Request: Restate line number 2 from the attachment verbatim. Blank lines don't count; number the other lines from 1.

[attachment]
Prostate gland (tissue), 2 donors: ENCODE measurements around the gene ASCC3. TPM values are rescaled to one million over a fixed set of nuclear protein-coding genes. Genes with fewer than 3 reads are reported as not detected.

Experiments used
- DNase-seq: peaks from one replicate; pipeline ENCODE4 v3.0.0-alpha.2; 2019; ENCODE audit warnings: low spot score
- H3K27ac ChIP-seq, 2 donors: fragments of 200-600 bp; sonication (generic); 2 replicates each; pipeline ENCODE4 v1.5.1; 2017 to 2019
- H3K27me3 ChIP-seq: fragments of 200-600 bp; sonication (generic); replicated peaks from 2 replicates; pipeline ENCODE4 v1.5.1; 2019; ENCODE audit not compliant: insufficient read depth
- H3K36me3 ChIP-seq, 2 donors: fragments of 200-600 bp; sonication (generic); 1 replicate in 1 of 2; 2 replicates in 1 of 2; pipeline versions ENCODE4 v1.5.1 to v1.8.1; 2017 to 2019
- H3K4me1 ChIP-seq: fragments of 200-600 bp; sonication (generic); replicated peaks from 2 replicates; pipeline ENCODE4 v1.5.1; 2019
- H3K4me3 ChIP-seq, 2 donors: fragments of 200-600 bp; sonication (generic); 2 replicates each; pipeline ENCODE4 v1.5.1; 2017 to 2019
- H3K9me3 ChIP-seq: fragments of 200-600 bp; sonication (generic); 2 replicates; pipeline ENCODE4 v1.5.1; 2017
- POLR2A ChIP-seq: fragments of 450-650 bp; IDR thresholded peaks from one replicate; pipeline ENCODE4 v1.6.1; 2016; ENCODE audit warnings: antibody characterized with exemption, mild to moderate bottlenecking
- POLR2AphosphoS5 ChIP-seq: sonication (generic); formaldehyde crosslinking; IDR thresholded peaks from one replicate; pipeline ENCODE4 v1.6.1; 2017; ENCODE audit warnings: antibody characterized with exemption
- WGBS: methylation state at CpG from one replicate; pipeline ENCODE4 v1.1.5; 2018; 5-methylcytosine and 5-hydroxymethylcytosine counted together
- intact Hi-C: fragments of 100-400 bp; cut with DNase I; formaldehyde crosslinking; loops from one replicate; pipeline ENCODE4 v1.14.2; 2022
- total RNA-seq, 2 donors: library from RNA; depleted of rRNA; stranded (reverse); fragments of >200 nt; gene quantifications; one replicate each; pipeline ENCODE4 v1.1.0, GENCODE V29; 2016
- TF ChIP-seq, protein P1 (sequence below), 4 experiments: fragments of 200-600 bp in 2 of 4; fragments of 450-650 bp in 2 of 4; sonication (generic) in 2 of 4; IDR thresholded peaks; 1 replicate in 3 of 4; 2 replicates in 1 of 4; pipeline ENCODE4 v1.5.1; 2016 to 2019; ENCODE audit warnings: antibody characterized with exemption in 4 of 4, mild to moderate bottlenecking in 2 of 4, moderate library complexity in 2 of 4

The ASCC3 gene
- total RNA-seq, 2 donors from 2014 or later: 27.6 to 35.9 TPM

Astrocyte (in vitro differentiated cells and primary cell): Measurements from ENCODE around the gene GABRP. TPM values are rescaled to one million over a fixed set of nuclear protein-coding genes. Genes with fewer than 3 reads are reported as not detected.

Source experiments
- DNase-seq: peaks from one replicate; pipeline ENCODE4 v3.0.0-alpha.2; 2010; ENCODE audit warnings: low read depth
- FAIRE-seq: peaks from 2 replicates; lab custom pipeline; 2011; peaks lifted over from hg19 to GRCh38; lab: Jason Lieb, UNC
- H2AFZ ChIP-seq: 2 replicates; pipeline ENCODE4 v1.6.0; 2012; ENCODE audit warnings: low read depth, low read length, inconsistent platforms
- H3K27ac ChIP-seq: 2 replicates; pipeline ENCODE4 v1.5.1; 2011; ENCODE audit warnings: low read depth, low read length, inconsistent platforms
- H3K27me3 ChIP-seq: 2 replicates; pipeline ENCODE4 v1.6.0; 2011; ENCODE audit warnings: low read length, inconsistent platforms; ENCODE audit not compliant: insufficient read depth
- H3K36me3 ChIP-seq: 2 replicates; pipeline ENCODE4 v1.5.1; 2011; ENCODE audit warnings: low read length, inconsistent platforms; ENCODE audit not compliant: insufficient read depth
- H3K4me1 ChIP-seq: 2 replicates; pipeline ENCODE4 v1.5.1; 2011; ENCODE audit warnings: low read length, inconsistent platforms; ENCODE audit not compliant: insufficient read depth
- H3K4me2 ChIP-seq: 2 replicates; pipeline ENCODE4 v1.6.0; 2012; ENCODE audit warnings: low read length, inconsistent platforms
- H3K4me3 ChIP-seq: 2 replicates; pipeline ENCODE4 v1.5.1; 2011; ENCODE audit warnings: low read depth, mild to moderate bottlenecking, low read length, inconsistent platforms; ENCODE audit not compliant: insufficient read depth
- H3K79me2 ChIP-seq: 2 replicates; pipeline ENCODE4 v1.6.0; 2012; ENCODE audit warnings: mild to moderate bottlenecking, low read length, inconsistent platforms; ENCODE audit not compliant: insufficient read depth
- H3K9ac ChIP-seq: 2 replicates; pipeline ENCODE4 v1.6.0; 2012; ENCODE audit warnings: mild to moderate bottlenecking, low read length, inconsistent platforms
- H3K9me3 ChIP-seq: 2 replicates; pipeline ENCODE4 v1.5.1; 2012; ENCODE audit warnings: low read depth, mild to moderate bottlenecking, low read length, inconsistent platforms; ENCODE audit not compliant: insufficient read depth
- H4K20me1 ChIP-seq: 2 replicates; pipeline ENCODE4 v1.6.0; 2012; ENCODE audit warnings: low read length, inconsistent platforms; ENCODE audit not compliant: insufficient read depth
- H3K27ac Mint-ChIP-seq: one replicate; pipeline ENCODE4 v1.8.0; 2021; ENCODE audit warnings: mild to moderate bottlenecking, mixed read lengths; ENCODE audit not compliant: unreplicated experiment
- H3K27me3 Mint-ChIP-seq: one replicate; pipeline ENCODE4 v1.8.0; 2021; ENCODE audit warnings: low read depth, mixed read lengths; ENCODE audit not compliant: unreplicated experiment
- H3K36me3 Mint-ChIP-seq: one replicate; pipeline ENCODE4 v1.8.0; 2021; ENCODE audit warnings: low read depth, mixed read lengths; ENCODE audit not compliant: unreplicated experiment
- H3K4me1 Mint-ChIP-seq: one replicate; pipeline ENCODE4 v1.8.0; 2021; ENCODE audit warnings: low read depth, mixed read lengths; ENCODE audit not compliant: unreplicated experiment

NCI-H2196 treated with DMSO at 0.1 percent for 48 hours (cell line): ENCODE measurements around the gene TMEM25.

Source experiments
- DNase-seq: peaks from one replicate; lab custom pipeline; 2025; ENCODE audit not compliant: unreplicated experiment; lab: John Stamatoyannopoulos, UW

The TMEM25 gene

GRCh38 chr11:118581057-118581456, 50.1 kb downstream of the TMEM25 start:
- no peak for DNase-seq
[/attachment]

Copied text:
Experiments used